Hurricane Preparation: What to Do Before & During the Storm
People often feel powerless during a natural disaster, but with proper hurricane preparation you’ll be ready before, during, and after the storm.
- Plan your family’s evacuation route and have an emergency plan. Having a plan is the first step of hurricane preparation. Determine where you will go and how you will get there. Learn hurricane evacuation routes and the locations of local shelters. Don’t forget to include pets as part of the plan.
- Comprise an emergency kit of bottled water, non-perishable food, batteries, flashlights, and first aid supplies. According to Ready.gov, a basic disaster kit should include a gallon of water per person for at least three days, a three-day supply of food, a battery-powered weather radio, cash, a flashlight, a first-aid kit, a whistle, dust masks, moist towelettes, a wrench, maps, a can opener and cell phone chargers.
- Secure your property to help minimize potential of damage due to the extreme weather:
- Secure your property by tying down any freestanding outdoor items. Reinforce your garage doors.
- Keep trees and shrubs trimmed to improve their wind resistance.
- Inventory your belongings and keep valuable belongings in a waterproof pouch, including documents and photos.
- Pay close attention to hurricane alerts. Know the difference between a hurricane watch (hurricane-type conditions are likely in your area) and a hurricane warning (a hurricane is expected within 24 hours.)
- Evacuate if at all possible. Use the evacuation plan you’ve already prepared, and leave early and during daylight hours.
- Stay calm.
Hurricane Preparation for Driving:
- Do not drive in rainy weather and high winds if you don’t have to.
- Check your tires (including your spare) to make sure they have plenty of tread and are properly inflated.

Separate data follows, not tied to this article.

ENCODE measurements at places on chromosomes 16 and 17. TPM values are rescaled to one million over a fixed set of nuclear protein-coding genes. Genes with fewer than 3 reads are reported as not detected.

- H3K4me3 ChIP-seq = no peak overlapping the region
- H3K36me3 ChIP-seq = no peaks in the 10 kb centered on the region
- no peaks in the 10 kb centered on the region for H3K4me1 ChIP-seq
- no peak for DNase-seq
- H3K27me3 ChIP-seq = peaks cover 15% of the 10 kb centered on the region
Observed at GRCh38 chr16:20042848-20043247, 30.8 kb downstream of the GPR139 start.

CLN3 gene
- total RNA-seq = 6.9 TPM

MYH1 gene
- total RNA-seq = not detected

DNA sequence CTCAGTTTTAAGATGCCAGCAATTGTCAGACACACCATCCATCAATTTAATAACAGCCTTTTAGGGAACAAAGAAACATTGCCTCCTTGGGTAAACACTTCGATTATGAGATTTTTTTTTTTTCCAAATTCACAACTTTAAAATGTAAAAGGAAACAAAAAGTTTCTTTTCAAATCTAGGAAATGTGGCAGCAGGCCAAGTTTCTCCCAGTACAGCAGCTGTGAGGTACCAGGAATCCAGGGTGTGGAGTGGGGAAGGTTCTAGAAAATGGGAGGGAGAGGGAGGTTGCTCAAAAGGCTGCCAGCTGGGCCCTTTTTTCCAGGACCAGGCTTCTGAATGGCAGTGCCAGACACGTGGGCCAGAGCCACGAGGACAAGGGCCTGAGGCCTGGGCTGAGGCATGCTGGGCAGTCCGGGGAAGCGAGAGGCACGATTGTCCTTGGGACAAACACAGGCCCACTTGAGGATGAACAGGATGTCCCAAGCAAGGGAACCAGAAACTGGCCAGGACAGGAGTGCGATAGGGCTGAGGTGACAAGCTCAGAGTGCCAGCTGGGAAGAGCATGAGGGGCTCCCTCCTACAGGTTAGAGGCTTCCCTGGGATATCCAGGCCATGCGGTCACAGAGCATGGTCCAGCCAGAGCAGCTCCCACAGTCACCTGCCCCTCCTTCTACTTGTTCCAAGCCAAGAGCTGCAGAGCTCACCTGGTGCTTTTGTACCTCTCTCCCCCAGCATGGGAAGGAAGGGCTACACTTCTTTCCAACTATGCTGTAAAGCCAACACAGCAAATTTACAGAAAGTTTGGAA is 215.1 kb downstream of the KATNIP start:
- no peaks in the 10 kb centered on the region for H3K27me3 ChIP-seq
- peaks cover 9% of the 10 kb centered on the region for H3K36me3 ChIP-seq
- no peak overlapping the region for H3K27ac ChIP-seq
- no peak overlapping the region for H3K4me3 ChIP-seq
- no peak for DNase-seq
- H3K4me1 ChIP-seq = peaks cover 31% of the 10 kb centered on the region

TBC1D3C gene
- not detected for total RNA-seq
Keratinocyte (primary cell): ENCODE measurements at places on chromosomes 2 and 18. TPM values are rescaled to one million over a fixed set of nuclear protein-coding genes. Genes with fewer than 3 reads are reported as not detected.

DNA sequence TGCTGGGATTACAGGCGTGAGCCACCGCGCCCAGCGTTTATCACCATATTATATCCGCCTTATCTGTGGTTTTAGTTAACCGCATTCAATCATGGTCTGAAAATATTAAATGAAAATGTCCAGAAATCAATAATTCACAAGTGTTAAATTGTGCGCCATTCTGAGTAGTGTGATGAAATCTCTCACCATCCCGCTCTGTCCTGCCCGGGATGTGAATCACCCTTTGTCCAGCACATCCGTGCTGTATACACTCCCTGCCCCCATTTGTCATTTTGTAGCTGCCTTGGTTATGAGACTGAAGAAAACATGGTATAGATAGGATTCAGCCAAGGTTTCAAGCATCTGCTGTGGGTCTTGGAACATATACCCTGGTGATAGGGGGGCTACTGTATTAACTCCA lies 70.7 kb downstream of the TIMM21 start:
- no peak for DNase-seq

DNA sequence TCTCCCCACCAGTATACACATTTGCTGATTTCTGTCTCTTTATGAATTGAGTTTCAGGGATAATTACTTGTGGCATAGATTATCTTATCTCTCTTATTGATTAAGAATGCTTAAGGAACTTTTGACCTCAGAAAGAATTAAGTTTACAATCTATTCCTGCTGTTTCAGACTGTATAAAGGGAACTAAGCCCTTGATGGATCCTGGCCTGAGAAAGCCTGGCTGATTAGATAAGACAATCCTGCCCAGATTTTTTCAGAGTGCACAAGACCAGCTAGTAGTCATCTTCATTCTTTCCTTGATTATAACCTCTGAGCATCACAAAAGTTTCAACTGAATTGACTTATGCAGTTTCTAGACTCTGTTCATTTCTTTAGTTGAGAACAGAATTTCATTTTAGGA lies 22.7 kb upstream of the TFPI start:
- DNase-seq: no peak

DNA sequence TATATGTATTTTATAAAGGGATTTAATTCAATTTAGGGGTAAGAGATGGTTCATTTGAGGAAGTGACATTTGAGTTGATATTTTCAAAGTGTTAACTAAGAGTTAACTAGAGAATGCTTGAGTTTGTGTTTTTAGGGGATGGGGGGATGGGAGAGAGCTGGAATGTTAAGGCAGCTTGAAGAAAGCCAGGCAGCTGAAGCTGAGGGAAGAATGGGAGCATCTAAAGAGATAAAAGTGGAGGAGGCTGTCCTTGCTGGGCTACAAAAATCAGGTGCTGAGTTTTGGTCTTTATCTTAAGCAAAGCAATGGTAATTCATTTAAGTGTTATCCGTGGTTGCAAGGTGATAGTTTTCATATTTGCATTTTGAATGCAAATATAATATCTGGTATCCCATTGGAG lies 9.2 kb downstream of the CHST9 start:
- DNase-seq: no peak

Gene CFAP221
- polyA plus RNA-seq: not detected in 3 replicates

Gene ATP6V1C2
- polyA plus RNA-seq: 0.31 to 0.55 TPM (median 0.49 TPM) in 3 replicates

- Before the storm hits, fill up your gas tank.
- Make sure the windshield wipers are in good shape. The blades should completely clear the glass with each swipe. Replace any blade that leaves streaks or misses spots.
- Pack an emergency kit in your vehicle, which includes a flashlight with extra batteries, a first-aid kit, drinking water, mobile phone and car charger, extra snacks/food for your travelers and any pets, battery booster cables, and emergency flares or reflectors.
On the Road:
- To boost visibility, drive with your headlights on.
- Reduce your speed to account for the lower traction on wet roads and the destabilizing effects of high winds.
- To avoid a collision, keep enough open space around your vehicle. Drivers should extend their following distance to at least 5 or 6 seconds, and adjust speed to keep open space to at least one side of your vehicle at all times.
- If your vehicle starts to hydroplane, gently ease off the accelerator and continue to look and steer where you want to go. This will help the vehicle regain traction.
- Avoid driving through flooded areas, even if you are familiar with the roads. The flooded area may contain dangers such as debris, tree branches or power lines that are not visible. The best thing you can do is turn around and find an alternate route.